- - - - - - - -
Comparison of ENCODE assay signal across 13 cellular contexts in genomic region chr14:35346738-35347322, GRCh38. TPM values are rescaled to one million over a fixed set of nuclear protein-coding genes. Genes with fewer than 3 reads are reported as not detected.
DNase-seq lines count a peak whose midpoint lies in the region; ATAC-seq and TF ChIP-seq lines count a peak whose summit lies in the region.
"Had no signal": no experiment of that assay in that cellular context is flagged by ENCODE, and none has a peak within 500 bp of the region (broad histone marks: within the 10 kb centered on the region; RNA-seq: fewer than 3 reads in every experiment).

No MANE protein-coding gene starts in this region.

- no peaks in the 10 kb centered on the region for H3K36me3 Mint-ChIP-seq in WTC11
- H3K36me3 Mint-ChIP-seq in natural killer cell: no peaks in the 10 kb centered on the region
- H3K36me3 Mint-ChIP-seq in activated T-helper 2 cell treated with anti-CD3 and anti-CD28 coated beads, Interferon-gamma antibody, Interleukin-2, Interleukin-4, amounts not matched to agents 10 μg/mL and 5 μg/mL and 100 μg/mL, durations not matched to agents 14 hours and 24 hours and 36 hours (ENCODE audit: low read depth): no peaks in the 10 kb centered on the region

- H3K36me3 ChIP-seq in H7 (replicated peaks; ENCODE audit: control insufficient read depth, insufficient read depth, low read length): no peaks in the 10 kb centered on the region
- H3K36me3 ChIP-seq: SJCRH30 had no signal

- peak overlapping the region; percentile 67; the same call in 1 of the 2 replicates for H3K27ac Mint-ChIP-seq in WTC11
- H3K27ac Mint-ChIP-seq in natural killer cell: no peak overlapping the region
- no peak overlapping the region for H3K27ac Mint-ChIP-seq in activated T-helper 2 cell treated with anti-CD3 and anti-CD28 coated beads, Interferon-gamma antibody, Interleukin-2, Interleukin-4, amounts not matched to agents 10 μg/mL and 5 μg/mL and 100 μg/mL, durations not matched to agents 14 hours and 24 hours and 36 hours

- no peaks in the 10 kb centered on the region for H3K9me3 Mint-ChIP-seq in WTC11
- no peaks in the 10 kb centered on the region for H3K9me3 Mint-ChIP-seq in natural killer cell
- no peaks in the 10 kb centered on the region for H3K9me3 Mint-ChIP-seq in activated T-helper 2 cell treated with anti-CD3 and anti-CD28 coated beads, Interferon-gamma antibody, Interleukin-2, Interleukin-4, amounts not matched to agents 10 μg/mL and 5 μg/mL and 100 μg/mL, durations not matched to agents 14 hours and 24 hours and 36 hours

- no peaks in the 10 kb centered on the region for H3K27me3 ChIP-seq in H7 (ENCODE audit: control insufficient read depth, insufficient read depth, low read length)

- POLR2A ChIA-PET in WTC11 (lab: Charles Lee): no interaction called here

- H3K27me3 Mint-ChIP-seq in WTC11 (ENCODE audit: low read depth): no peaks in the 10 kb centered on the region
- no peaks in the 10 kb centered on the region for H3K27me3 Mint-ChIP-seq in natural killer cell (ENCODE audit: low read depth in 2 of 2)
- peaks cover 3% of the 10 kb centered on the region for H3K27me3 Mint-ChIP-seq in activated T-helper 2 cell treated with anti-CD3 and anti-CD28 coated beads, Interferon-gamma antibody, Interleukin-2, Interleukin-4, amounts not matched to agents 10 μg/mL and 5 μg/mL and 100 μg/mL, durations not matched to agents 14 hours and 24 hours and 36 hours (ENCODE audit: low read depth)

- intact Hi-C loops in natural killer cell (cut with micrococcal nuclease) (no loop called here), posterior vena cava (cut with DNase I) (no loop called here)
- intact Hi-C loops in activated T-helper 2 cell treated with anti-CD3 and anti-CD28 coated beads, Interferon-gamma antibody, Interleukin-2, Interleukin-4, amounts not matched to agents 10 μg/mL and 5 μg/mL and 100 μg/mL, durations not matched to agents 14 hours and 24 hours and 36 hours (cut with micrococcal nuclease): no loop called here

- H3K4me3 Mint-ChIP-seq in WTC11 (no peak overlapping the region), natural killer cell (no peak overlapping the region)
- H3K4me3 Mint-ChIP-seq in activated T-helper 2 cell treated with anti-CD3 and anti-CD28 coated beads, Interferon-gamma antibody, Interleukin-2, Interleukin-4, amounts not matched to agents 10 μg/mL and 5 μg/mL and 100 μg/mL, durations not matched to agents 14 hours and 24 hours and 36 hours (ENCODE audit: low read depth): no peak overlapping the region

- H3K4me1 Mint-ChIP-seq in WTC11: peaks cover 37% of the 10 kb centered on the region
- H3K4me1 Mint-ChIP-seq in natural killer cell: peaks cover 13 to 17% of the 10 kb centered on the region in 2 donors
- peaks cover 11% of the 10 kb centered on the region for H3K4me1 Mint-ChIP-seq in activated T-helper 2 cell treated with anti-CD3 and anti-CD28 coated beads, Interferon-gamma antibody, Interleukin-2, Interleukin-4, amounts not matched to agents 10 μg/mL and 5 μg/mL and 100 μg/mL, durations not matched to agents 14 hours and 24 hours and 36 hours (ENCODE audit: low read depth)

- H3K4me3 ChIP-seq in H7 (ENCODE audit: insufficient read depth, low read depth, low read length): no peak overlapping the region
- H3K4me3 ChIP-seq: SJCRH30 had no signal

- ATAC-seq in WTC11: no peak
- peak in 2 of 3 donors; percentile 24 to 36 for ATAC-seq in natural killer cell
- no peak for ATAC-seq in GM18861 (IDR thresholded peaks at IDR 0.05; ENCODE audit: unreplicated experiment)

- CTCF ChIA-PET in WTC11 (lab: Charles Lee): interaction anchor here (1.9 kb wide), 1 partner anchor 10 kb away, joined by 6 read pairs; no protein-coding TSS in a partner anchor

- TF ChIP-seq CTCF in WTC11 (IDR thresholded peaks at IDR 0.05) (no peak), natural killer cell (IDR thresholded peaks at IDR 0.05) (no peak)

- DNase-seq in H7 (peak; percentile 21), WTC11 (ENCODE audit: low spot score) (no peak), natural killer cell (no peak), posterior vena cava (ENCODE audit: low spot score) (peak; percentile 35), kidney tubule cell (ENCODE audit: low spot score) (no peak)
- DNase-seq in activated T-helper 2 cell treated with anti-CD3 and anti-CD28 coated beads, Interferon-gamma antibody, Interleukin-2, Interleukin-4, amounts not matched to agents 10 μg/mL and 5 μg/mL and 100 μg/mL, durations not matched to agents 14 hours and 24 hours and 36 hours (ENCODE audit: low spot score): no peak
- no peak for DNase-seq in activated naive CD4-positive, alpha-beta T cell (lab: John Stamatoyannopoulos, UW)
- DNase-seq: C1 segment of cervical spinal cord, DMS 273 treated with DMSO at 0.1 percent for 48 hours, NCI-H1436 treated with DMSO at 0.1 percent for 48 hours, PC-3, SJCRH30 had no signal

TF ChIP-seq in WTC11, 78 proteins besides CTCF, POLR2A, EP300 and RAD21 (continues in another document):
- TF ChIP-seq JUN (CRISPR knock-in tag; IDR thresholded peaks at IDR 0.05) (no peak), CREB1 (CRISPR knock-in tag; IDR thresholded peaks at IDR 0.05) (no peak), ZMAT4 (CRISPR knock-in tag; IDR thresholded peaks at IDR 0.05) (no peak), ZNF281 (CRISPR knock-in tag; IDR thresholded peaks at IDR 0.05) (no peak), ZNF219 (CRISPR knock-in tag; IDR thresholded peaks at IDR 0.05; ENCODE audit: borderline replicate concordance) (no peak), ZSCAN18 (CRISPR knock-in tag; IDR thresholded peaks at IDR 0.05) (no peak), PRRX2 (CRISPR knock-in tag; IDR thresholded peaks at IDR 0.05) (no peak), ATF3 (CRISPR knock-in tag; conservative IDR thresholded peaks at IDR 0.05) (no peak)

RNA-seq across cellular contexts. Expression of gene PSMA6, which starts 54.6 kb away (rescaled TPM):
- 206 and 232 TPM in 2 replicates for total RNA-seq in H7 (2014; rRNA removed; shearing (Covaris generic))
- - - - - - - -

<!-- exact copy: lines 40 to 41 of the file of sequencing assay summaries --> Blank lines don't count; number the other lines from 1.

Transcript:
- TF ChIP-seq JUN (CRISPR knock-in tag; IDR thresholded peaks at IDR 0.05) (no peak), CREB1 (CRISPR knock-in tag; IDR thresholded peaks at IDR 0.05) (no peak), ZMAT4 (CRISPR knock-in tag; IDR thresholded peaks at IDR 0.05) (no peak), ZNF281 (CRISPR knock-in tag; IDR thresholded peaks at IDR 0.05) (no peak), ZNF219 (CRISPR knock-in tag; IDR thresholded peaks at IDR 0.05; ENCODE audit: borderline replicate concordance) (no peak), ZSCAN18 (CRISPR knock-in tag; IDR thresholded peaks at IDR 0.05) (no peak), PRRX2 (CRISPR knock-in tag; IDR thresholded peaks at IDR 0.05) (no peak), ATF3 (CRISPR knock-in tag; conservative IDR thresholded peaks at IDR 0.05) (no peak)

RNA-seq across cellular contexts. Expression of gene PSMA6, which starts 54.6 kb away (rescaled TPM):